Small things are only small things until they become big things.



Five: Understanding The Tactical Reload

In self-defense circles, IDPA, and the like this is often a hot button topic that in my very very humble opinion is misunderstood. The idea is to fire two to three rounds, then pop your magazine and insert a fresh one, while retaining your partial magazine in the process in case you need it.

You probably will need it ….so leave it in your gun.

The actual idea with tac-reload is to wait for a lull in the fight. A lull is different than dropping behind cover. IF your getting behind cover its generally because you are being shot at. A lull is when things get oddly quiet.

How long exactly? (here come the nasty e-mails) Think ten seconds; one-Mississippi two-Mississippi...... all the way up to ten.

I know you can hit a combat tactical reload in under 1/10 of a second. You know what is faster?

A loaded gun.

My predominate side arm is a Colt Combat Commander with 8 round mags and one in the pipe. If forced to fire off three rounds I still have the same amount of cartridges in the mag as a six shot revolver is starting off with. A modern designed high capacity handgun shooter should really question this mentality.

Why begin disassembling your pistol when you are in the fight of your life?

That guy over there just said “but what about...how do I remember how many rounds I fired?

You won't and seriously don't worry about it. That's why the gun manufacturers were kind enough to add the nice slide lock feature.


Six: Buy snap caps

Everyone will tell you dry firing doesn't hurt center fire handguns. They are right. The gun is fine but you can break the firing pin. I dry fire somewhere around two to three accumulative hours a week and have for well over a decade. I use to fire over an empty chamber. I've also broken three firing pins. Which is considerable considering on two of them I carried day in and day out for at least a couple of weeks before I discovered that my pistol didn't function (read: fire).

*Click* is really something you don't want to here when you expect the gun to go off.

It is worth mentioning (hat tip to tgace and Lead Chucker ) on this re-edit that this tend to be a bigger issue with hammer fired over striker fired handguns. Though the first gun that I broke a firing pin on was an early Kahr E-9 (yes I said E not K ) which is striker fired. Whether it was an early design flaw or excessive dry firing I can't say. I've only ever heard of one Glock firing pin breaking ...and I heard about it didn't see it.

Seven: drop a round from your magazines

The most wide spread complaint you will hear in regards to semi-automatic handguns is that “it's not feeding”.

Some will site a dirty gun or a weakened recoil spring, but more often than not it comes from weak magazine springs. For whatever the reason, and don't ask cause I still don't know even after asking people who make them. The last round in the mag is hell on the spring when compressed for a significant amount of time. This is especially true on high capacity magazines.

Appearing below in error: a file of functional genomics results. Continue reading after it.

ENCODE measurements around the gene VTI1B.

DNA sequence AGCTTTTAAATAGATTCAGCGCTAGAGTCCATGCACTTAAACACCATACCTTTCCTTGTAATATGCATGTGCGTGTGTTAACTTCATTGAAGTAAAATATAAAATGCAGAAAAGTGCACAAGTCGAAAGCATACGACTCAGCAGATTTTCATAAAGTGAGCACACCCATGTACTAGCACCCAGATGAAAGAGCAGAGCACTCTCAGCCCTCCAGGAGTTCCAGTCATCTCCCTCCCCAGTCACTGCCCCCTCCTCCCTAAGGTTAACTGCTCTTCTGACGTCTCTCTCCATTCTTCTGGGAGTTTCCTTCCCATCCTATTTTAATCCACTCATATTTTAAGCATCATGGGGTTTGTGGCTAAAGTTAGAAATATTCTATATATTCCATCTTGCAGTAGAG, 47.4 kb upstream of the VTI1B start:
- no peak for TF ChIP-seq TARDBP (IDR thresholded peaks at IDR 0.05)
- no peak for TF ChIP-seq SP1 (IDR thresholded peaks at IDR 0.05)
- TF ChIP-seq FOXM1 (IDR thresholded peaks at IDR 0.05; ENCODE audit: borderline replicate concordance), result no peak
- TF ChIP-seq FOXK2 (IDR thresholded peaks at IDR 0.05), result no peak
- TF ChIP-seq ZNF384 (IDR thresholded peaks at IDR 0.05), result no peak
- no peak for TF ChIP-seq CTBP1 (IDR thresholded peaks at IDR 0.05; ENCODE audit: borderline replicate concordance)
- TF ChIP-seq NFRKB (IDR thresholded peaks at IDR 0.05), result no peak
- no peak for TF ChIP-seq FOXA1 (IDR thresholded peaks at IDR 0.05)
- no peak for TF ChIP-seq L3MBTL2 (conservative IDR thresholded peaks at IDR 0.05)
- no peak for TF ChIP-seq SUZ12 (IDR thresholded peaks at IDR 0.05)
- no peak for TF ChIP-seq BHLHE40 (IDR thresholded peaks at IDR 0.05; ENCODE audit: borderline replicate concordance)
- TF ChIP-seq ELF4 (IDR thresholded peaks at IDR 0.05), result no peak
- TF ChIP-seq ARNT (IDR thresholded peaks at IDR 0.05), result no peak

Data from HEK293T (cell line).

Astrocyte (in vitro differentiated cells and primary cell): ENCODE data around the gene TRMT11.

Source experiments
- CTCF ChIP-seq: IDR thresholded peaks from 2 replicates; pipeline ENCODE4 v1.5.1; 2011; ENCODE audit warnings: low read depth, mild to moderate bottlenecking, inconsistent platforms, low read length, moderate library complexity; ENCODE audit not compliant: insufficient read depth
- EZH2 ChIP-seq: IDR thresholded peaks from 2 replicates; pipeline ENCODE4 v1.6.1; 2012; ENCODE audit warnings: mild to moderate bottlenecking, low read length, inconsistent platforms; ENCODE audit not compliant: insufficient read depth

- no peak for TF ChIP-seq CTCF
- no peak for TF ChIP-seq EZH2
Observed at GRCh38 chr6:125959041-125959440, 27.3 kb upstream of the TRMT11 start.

Where as drop loading or loading your magazine minus one round is not. For day in and day out I keep my mags downloaded by one. If something comes up, I'm traveling or feel the generalized need for it I take the three rounds that reside in my night stand box and insert them into the mag and go about my business.

I've run various tests over the years on this. Loaded mags, dated them and put in the safe only to be pulled out a year or two later and have the same failure to feed problem (and I use good magazines). The good news is you can easily and relatively cheaply replace the springs all by themselves. Two years ago I replaced six mag springs for $24 from Chip McCormick after twelve years of use.

Another good idea is to rotate your magazines (this is to imply that you have several) I generally rotate in and out of service every six months with a routine cleaning after every range session.



Eight: Wear a very good belt

One that is denoted as a gun belt.

I tried Duluth Trading Company's (great products) heavy duty leather belt but after two years of continuous use it fell apart. My current favorite is a Gould & Goodrich B52 leather pants belt. I just crossed the one year mark with it and it is in fantastic shape. Around $50 (US).

Nine: Wear good holsters

Like everything else in the gun community holsters are one more area where opinions are numerous. The current trend building is to carry police type security holsters, and to each their own. But where I have never had a problem making the transition from one type of pistol to another (i.e. 1911 to DOA automatic or revolver) I can not say the same for holsters.

I've carried enough and am familiar with a variety of handguns that muscle memory assumes control as soon as I get a grip on it. But with a holster your hand never touches it so there is no muscle memory building. May not sound like an issue, but after 15 years of dedicated daily carry it's one where I like consistency.

My belt holsters both in and outside the pant usually rely on tension screws or pinched leather to retain the handgun. The idea most folk fall into is that the strap aids in weapon retention in a struggle (which undeniably it can) but since police officers carry openly their threat is greater as opposed to someone who is carrying conceal.

Should you wind up in the unlikely position of fighting to maintain control of your sidearm it will likely already be in your hand. Conveniently enough you can go ahead and shoot. Thus ending that debate.

Personal preferences as far as holster makers go. I like Galco a lot.

My Jackass rig is very close friend of 18 or 19 years and a variety of countries and assignments.